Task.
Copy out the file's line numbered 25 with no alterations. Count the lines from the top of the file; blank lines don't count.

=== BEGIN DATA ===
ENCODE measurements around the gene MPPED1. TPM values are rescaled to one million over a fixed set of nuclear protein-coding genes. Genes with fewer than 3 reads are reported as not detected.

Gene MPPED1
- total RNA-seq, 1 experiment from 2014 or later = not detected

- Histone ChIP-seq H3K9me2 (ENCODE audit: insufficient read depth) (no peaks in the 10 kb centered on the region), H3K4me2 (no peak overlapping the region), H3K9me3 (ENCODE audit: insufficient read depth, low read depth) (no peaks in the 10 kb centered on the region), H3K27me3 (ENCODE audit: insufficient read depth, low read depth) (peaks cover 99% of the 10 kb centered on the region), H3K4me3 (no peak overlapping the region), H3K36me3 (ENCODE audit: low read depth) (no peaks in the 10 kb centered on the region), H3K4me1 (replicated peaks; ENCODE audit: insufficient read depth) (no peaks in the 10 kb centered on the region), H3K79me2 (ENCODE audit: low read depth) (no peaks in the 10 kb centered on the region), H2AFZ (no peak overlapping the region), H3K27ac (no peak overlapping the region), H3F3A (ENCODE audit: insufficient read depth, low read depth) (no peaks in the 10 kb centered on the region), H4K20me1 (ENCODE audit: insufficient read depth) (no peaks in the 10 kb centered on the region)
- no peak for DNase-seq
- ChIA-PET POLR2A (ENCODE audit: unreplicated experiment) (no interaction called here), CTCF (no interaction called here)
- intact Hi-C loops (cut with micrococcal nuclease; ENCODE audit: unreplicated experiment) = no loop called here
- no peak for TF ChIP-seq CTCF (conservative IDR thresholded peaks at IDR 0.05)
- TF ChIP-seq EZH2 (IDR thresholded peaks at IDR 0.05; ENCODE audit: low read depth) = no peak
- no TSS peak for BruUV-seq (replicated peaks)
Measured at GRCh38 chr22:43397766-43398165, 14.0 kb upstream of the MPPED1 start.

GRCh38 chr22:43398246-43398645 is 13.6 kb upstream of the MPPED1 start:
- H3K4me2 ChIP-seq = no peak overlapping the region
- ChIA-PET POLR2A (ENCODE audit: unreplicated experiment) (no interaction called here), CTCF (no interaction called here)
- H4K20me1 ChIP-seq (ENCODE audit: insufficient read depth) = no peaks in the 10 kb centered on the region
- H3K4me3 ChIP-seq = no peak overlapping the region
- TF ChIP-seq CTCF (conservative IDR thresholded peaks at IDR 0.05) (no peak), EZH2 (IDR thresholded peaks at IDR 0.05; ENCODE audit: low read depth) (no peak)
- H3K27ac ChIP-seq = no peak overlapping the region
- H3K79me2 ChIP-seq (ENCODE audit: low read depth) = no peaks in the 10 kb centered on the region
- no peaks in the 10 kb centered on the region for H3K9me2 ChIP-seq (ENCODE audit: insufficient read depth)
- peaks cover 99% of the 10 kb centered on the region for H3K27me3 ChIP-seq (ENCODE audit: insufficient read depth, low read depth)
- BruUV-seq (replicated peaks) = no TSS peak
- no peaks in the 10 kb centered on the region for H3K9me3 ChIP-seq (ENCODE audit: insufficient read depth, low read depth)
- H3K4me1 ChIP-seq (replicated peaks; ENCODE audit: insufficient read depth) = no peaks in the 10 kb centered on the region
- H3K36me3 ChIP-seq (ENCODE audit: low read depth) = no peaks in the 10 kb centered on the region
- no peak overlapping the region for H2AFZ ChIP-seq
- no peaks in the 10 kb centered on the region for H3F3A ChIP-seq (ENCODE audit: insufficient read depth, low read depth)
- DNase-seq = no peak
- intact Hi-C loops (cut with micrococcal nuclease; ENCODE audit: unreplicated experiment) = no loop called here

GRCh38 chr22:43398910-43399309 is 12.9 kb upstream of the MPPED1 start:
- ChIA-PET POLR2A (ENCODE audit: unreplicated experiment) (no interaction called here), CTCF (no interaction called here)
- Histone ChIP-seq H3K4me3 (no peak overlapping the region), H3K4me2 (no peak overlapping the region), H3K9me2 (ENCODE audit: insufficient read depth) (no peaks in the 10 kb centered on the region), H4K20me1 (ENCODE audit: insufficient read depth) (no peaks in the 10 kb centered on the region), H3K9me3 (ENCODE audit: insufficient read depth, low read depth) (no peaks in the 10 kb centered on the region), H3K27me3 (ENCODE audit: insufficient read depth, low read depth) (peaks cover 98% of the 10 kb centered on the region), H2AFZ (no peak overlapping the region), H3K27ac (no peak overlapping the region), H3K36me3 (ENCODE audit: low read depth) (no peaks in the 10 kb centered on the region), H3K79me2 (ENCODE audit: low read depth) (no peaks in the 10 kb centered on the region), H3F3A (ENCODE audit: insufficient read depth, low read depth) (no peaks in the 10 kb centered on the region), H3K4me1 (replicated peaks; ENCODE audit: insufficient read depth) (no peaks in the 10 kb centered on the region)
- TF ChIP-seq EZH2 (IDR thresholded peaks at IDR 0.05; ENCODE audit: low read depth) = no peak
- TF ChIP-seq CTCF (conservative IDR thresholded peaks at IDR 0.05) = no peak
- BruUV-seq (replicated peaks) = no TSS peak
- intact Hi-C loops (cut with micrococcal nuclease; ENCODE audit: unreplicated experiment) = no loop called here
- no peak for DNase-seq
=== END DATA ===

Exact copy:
- H3K36me3 ChIP-seq (ENCODE audit: low read depth) = no peaks in the 10 kb centered on the region